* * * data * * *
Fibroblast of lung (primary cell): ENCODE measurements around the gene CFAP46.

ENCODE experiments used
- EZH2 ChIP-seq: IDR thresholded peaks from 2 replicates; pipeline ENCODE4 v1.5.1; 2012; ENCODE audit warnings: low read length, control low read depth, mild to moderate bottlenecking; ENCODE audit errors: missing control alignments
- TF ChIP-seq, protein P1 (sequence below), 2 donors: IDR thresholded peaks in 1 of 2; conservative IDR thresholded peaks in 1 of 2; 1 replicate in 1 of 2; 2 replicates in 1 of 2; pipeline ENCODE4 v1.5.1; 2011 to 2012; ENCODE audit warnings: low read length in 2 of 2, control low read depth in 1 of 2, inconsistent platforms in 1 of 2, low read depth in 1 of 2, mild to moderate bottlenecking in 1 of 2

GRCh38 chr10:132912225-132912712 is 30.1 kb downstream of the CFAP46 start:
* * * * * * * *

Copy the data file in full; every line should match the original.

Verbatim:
Fibroblast of lung (primary cell): ENCODE measurements around the gene CFAP46.

ENCODE experiments used
- EZH2 ChIP-seq: IDR thresholded peaks from 2 replicates; pipeline ENCODE4 v1.5.1; 2012; ENCODE audit warnings: low read length, control low read depth, mild to moderate bottlenecking; ENCODE audit errors: missing control alignments
- TF ChIP-seq, protein P1 (sequence below), 2 donors: IDR thresholded peaks in 1 of 2; conservative IDR thresholded peaks in 1 of 2; 1 replicate in 1 of 2; 2 replicates in 1 of 2; pipeline ENCODE4 v1.5.1; 2011 to 2012; ENCODE audit warnings: low read length in 2 of 2, control low read depth in 1 of 2, inconsistent platforms in 1 of 2, low read depth in 1 of 2, mild to moderate bottlenecking in 1 of 2

GRCh38 chr10:132912225-132912712 is 30.1 kb downstream of the CFAP46 start: